Another good friend sent her an SMS offering to give her $100,000 to help her pay for the damages.

Said Ms Teh: 'I told her I don't need the money, but it was her noble intentions that brought me to tears.'

Many of her clients had become her friends and they sent her flowers throughout her court case, she added. One bouquet arrived just before our interview earlier this month.

It was from a general manager of a foreign bank in the same building.

His message? 'We love you and we care for you immensely... Continue to smile'.

'These are the things that keep me going. Although it has been tough, I tell myself I have so much to be thankful for, my family, my friends,' she said, her face brightening up for the first time in the two-hour interview.

She now hopes to put the unhappy episode behind, move on and keep her firm going.

'In the past, I would just cancel meetings and hide myself.

'But now, I tell myself: 'No, I am already 50 years old. God has given me the strength to go so far. I can continue.'

'And I have to continue because I cannot let my family, my colleagues and my friends down.'

Source: http://tnp.sg/story/0,4136,85837,00.html



Whoaz! Consider her story. Someone at the lowest point of her life, going to take her own life one night, and suddenly things just happened and wah la, she's a Senior Counsel. I just go 'whoaz' 'whoaz' 'whoaz'. Absolutely marvelled by her life, though the 'downs' she went through are those which I dun think anyone would want to go through either. But this certainly reminds of something I read in a book recently. Problems are created so that people can grow from the problems. Everyone will certainly mature as they encounter and tackle each problem they face in a sensible and appropriate way. Imagine this: what would life be like if there is no problem and everything is just so perfect? I remember in Matrix: Reloaded, it is mentioned that the first Matrix was so perfect, that everyone got what they wanted. But the problem became that it was too perfect and everyone began to reject the program. Imagine life as the Matrix (I'm not suggesting that we are living in a Matrix), what would life be if we do not encounter problems?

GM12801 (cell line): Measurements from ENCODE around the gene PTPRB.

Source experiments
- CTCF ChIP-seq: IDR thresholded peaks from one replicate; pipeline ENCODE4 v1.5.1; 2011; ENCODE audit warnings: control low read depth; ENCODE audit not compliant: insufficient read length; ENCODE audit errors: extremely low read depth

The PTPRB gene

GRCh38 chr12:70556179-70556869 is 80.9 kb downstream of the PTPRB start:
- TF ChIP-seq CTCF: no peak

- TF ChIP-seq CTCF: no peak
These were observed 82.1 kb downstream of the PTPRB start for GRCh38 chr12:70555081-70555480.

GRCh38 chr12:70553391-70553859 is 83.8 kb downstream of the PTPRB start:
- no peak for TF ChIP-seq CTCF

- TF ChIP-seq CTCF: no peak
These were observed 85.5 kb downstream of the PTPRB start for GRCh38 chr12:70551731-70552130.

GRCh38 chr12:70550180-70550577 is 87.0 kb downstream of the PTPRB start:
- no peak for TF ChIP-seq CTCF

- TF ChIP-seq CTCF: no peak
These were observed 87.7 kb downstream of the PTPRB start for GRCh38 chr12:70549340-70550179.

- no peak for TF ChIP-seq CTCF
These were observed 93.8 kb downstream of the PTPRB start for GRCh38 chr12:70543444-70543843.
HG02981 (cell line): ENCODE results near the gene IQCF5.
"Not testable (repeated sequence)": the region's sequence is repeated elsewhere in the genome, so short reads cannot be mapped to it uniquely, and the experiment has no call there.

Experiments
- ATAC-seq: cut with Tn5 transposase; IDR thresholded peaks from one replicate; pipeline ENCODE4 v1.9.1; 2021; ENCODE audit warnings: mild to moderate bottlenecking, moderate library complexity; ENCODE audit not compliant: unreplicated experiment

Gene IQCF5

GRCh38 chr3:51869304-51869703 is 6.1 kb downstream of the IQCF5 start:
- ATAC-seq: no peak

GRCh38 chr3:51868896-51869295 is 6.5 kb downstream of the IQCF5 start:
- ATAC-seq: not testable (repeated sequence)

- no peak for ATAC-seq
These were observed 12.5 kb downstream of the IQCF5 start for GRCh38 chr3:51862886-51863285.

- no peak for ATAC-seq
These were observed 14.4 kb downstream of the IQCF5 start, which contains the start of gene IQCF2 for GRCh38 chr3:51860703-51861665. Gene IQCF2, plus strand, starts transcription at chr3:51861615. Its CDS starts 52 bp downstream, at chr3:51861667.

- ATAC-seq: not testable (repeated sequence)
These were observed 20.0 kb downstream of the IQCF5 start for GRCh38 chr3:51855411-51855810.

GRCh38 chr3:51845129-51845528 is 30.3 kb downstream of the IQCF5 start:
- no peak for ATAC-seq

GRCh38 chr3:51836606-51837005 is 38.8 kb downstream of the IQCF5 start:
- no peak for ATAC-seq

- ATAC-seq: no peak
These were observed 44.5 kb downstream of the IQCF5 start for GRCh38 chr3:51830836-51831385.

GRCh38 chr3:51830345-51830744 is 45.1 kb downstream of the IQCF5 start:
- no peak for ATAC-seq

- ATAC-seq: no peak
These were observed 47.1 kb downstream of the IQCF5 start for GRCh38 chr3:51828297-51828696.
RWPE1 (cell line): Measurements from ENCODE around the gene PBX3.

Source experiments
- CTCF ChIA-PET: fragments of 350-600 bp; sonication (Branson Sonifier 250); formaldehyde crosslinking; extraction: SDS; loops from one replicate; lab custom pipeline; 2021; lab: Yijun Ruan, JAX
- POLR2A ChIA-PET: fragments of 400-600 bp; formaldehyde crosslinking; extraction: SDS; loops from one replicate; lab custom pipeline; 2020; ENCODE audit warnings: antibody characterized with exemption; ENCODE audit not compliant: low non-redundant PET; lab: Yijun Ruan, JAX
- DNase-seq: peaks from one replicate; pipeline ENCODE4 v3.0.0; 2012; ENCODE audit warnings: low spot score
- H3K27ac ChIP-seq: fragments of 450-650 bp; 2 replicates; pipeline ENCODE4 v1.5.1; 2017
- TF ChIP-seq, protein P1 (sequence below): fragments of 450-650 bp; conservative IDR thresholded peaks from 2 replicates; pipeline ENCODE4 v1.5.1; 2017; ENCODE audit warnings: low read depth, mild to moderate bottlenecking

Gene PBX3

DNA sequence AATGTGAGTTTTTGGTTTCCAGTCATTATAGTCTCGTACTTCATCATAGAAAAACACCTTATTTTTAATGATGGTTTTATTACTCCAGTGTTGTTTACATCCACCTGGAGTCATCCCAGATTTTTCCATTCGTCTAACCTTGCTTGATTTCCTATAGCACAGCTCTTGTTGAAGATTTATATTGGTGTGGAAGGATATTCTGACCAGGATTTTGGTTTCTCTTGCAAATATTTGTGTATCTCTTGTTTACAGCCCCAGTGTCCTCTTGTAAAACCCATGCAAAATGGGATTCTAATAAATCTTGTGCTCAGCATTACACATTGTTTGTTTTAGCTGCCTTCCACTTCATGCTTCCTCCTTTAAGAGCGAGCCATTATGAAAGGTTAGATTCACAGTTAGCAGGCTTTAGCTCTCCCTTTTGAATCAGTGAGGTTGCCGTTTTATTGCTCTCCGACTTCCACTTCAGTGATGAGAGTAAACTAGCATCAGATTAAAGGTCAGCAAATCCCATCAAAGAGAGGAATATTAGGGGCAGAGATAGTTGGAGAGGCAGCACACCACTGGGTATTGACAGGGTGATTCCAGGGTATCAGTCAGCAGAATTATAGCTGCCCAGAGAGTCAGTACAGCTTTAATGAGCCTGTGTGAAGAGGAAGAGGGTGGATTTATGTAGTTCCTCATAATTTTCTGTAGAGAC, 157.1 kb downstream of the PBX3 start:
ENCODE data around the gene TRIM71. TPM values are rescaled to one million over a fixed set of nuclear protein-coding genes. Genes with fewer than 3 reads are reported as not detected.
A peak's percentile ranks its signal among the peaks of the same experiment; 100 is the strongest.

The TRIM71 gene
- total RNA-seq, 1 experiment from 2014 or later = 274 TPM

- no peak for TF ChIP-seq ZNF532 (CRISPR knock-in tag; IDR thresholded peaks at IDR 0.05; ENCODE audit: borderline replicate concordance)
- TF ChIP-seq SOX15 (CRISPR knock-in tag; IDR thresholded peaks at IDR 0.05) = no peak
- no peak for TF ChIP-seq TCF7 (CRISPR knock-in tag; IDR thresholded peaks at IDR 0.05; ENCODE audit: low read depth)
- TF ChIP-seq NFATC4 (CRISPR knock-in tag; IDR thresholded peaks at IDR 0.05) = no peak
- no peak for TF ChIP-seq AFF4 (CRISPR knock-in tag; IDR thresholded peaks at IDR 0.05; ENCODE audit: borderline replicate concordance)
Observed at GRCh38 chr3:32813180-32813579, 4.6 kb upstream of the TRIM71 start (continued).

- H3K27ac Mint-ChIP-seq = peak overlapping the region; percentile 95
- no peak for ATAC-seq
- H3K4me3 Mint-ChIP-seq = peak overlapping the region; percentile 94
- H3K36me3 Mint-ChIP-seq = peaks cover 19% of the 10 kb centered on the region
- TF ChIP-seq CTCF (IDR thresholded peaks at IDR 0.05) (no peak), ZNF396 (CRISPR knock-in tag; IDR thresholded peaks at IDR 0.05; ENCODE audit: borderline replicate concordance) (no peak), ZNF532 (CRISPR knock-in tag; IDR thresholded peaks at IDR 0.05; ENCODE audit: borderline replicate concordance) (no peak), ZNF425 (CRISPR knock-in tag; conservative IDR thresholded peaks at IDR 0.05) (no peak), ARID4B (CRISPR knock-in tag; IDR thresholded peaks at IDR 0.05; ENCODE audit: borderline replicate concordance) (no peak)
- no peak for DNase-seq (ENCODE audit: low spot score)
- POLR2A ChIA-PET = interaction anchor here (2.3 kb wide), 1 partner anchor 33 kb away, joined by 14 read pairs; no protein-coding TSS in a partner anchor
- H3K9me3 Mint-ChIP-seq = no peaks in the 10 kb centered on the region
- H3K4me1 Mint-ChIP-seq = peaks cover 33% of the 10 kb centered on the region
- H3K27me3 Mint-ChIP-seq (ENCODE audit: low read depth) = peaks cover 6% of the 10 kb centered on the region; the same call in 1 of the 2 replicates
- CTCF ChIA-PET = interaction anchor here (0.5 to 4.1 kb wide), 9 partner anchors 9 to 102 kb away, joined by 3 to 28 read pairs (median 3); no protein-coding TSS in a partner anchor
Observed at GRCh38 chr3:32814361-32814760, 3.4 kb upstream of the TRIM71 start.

The moral of the story, problems are created to make us grow and each time we emerge victorious with a problem, we can be sure that the rewards are there for us, just like what this lady of the story has gone through. She went through her problems (luckily though) and today stands as a Senior Counsel, certainly represent a peak of her career. But to my fans and readers, think about it, do you encounter any problem now which you feel hopeless about? Why not we face the problems and not run away from them, just like what Ms Engelin Teh had done, though she almost tried to escape by death? Everyone has problems, but it's the way people deal with their problems which distinguish some people from others.

Well, I have written enough and till the next story sprouts, I say goodbye.